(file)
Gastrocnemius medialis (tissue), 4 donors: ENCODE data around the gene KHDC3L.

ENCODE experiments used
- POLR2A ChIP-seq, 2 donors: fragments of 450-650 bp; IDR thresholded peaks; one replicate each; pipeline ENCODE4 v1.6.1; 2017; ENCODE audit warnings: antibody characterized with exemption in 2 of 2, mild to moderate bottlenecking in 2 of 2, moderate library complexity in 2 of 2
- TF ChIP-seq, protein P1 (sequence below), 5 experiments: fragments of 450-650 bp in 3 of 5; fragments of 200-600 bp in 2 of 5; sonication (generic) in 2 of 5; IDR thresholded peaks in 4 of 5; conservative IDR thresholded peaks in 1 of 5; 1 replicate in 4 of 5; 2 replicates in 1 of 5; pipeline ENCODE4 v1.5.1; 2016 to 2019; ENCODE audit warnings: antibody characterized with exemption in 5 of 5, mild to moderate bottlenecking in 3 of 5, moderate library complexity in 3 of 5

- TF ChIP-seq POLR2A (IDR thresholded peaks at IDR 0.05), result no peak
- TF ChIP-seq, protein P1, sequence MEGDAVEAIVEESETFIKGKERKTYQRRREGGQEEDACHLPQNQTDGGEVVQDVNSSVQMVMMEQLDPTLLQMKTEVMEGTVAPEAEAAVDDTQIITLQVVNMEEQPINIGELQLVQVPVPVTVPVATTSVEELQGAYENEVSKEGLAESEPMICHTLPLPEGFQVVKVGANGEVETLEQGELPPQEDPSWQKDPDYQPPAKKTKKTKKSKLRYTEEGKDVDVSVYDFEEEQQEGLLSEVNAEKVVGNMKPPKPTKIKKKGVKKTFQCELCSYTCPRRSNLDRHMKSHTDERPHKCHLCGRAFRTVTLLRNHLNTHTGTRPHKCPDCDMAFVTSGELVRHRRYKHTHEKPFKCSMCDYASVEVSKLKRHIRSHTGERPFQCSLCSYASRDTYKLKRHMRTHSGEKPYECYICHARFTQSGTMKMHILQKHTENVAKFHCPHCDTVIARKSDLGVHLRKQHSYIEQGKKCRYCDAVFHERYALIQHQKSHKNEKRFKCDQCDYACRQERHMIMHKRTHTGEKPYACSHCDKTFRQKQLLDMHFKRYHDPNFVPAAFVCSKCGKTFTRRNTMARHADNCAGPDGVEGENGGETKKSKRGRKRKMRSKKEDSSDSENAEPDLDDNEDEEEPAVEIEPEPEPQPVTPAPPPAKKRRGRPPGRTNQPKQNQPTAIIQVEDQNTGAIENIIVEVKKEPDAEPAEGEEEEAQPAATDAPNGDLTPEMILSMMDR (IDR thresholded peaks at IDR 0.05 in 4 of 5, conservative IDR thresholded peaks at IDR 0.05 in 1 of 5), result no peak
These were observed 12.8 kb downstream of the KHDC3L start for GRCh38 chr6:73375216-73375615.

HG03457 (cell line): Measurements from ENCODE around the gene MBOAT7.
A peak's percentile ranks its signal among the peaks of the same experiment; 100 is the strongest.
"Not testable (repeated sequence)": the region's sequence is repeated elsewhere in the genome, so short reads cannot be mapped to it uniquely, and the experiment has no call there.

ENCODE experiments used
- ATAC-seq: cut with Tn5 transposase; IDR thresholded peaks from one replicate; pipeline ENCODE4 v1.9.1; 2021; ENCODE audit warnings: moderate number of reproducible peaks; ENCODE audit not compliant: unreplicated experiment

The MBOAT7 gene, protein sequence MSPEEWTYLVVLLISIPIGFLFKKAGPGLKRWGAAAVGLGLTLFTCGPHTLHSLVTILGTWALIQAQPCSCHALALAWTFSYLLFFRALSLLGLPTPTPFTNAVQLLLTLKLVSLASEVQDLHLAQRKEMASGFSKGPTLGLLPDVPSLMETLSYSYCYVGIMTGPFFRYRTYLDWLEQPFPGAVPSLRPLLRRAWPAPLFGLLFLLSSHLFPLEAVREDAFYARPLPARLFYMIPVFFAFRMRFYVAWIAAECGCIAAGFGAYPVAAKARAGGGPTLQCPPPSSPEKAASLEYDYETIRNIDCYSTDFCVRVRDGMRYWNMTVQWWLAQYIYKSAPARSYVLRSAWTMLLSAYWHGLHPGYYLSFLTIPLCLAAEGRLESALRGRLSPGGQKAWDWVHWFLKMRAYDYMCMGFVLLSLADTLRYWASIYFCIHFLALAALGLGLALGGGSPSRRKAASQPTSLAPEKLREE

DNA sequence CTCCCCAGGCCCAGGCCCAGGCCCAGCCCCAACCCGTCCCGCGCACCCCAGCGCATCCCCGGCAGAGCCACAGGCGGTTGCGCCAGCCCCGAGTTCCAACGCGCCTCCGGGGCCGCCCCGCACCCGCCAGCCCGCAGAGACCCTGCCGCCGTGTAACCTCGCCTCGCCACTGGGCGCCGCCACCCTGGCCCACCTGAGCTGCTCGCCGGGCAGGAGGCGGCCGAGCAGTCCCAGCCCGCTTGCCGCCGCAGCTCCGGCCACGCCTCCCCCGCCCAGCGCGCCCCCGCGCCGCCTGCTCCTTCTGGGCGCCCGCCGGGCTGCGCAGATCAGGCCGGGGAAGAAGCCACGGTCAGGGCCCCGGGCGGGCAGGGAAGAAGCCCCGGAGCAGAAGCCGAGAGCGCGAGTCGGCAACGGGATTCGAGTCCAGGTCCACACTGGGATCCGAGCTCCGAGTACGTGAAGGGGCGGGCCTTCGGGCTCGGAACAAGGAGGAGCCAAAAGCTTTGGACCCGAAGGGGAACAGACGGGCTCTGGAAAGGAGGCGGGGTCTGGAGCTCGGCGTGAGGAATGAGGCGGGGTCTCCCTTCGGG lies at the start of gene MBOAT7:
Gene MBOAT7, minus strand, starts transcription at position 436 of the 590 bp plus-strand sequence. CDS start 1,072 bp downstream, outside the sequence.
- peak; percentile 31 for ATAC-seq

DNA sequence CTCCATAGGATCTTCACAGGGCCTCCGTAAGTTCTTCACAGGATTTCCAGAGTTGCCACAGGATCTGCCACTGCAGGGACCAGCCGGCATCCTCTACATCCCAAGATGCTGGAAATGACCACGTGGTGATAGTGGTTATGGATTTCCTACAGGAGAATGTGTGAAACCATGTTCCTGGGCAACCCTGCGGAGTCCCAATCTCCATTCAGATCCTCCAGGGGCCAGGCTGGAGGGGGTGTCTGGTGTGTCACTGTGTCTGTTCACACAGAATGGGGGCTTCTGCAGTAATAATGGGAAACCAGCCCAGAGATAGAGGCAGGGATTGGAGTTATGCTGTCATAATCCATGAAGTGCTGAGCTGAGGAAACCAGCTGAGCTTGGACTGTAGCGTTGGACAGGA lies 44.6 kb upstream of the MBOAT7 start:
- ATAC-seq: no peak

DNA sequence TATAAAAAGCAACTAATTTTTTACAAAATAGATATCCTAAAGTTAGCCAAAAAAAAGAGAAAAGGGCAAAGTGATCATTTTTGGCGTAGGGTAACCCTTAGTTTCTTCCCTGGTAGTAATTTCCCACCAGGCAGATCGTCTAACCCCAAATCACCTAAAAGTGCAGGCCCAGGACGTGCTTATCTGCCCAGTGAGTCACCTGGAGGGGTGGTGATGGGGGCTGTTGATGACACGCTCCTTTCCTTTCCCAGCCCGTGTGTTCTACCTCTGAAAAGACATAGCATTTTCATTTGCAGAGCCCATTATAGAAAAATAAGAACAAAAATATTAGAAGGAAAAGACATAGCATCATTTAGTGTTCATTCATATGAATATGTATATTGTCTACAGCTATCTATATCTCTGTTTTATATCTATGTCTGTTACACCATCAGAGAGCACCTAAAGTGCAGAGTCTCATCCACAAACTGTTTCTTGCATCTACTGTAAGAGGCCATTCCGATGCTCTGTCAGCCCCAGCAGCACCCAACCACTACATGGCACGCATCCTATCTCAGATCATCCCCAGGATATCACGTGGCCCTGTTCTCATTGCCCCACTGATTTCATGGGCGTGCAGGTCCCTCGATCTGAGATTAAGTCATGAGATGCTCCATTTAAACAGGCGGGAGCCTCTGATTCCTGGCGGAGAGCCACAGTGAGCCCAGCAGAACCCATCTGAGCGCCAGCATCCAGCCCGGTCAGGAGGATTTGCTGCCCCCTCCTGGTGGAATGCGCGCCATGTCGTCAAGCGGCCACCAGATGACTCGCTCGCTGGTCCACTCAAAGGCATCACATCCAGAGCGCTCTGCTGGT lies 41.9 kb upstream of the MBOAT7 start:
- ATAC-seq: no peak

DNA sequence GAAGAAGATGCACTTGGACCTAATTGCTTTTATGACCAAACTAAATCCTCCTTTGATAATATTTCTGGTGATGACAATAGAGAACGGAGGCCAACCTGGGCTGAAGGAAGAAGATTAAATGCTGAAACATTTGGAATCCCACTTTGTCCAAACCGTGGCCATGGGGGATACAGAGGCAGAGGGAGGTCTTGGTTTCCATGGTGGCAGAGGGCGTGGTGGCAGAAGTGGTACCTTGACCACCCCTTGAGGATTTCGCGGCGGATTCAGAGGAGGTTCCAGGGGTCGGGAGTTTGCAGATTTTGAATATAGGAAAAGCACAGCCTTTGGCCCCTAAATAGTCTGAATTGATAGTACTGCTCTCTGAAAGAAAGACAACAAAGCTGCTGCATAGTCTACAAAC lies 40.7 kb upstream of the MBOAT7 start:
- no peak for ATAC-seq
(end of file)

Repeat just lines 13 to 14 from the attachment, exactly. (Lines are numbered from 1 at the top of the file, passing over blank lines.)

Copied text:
The MBOAT7 gene, protein sequence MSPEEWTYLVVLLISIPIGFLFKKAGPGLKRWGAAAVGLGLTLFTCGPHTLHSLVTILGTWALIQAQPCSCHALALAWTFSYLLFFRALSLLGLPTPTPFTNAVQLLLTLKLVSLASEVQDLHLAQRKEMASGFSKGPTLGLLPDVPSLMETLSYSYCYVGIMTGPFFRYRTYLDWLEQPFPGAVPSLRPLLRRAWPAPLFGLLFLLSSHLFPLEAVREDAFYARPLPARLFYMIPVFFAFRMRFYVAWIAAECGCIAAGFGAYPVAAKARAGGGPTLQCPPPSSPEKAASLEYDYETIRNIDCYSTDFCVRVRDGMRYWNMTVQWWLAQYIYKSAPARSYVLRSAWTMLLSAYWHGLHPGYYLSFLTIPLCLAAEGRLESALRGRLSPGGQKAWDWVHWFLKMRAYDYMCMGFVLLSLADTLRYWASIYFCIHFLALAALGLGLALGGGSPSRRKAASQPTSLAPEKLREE

DNA sequence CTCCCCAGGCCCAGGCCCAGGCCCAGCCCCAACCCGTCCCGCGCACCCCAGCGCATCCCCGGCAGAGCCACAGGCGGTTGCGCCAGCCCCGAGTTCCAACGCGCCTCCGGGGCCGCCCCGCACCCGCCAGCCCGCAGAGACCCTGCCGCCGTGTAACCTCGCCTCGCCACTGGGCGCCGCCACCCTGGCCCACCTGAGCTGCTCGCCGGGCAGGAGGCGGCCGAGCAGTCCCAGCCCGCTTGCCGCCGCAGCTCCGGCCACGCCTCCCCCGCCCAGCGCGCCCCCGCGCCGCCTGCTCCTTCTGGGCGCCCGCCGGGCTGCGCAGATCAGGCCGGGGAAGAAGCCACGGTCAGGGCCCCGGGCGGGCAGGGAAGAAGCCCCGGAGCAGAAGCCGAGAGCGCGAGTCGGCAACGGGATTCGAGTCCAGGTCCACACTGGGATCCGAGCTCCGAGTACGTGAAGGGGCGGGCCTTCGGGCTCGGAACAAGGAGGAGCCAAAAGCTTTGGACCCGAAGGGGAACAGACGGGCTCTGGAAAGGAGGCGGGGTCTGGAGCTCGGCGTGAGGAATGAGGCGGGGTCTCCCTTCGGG lies at the start of gene MBOAT7: